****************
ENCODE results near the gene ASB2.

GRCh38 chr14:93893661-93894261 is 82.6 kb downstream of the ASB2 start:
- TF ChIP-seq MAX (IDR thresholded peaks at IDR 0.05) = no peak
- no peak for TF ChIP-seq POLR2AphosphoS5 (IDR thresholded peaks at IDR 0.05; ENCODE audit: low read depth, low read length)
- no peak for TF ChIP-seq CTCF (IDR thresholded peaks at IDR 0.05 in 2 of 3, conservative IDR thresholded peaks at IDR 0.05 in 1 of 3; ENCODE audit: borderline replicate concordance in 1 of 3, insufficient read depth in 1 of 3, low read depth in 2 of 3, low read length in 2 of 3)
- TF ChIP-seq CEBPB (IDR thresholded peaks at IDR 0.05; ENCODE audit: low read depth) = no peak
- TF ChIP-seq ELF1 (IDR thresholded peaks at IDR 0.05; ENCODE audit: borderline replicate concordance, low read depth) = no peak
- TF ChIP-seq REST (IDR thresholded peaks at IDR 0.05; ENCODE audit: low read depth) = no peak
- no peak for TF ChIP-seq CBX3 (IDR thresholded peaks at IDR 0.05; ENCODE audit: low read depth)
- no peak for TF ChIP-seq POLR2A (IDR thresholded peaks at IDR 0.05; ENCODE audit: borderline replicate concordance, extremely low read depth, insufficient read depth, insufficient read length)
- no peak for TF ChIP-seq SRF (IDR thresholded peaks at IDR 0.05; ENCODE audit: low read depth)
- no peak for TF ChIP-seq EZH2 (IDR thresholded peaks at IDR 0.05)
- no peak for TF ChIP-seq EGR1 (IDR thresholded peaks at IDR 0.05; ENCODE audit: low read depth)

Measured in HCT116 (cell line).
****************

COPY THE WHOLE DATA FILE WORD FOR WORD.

ENCODE results near the gene ASB2.

GRCh38 chr14:93893661-93894261 is 82.6 kb downstream of the ASB2 start:
- TF ChIP-seq MAX (IDR thresholded peaks at IDR 0.05) = no peak
- no peak for TF ChIP-seq POLR2AphosphoS5 (IDR thresholded peaks at IDR 0.05; ENCODE audit: low read depth, low read length)
- no peak for TF ChIP-seq CTCF (IDR thresholded peaks at IDR 0.05 in 2 of 3, conservative IDR thresholded peaks at IDR 0.05 in 1 of 3; ENCODE audit: borderline replicate concordance in 1 of 3, insufficient read depth in 1 of 3, low read depth in 2 of 3, low read length in 2 of 3)
- TF ChIP-seq CEBPB (IDR thresholded peaks at IDR 0.05; ENCODE audit: low read depth) = no peak
- TF ChIP-seq ELF1 (IDR thresholded peaks at IDR 0.05; ENCODE audit: borderline replicate concordance, low read depth) = no peak
- TF ChIP-seq REST (IDR thresholded peaks at IDR 0.05; ENCODE audit: low read depth) = no peak
- no peak for TF ChIP-seq CBX3 (IDR thresholded peaks at IDR 0.05; ENCODE audit: low read depth)
- no peak for TF ChIP-seq POLR2A (IDR thresholded peaks at IDR 0.05; ENCODE audit: borderline replicate concordance, extremely low read depth, insufficient read depth, insufficient read length)
- no peak for TF ChIP-seq SRF (IDR thresholded peaks at IDR 0.05; ENCODE audit: low read depth)
- no peak for TF ChIP-seq EZH2 (IDR thresholded peaks at IDR 0.05)
- no peak for TF ChIP-seq EGR1 (IDR thresholded peaks at IDR 0.05; ENCODE audit: low read depth)

Measured in HCT116 (cell line).